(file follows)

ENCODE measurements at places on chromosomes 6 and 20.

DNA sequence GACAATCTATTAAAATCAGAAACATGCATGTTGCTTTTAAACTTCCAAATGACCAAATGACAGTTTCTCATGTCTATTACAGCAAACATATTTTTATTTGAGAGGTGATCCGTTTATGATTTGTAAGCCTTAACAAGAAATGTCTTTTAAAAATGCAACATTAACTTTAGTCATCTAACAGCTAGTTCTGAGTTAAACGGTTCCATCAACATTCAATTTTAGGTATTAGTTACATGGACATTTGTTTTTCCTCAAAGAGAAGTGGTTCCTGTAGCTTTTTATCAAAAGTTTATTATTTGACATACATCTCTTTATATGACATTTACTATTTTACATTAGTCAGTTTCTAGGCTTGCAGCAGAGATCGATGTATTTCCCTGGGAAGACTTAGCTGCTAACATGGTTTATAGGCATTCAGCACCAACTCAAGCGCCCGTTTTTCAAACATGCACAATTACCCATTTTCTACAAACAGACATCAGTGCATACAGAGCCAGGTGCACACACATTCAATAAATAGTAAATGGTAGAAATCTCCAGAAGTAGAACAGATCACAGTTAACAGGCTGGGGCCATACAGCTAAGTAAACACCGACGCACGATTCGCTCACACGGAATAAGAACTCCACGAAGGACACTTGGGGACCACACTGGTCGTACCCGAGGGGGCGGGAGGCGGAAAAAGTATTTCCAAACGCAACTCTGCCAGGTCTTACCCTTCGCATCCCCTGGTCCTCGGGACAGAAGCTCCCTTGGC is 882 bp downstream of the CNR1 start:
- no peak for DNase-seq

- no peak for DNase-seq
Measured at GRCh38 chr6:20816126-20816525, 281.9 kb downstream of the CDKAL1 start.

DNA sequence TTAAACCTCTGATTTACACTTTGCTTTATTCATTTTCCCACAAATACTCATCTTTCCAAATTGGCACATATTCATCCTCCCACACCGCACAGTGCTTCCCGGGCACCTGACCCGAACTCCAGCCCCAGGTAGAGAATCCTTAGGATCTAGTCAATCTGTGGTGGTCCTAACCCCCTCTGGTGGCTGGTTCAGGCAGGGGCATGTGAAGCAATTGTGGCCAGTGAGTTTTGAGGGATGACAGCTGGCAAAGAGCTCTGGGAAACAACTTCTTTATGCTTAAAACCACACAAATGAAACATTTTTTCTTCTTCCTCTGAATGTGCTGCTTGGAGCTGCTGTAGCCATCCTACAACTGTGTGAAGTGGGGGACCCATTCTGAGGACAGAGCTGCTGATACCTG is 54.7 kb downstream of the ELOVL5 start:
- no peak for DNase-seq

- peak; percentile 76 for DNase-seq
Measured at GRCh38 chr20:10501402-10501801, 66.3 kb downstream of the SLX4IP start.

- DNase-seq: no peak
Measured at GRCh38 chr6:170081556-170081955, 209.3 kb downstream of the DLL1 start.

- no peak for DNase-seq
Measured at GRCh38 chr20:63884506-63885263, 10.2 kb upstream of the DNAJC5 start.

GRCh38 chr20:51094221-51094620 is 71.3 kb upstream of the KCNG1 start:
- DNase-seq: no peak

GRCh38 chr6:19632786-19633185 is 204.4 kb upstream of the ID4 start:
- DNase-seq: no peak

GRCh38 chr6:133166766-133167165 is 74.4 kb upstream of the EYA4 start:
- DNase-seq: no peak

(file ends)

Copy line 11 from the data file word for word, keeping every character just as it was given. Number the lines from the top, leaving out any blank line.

Measured at GRCh38 chr6:170081556-170081955, 209.3 kb downstream of the DLL1 start.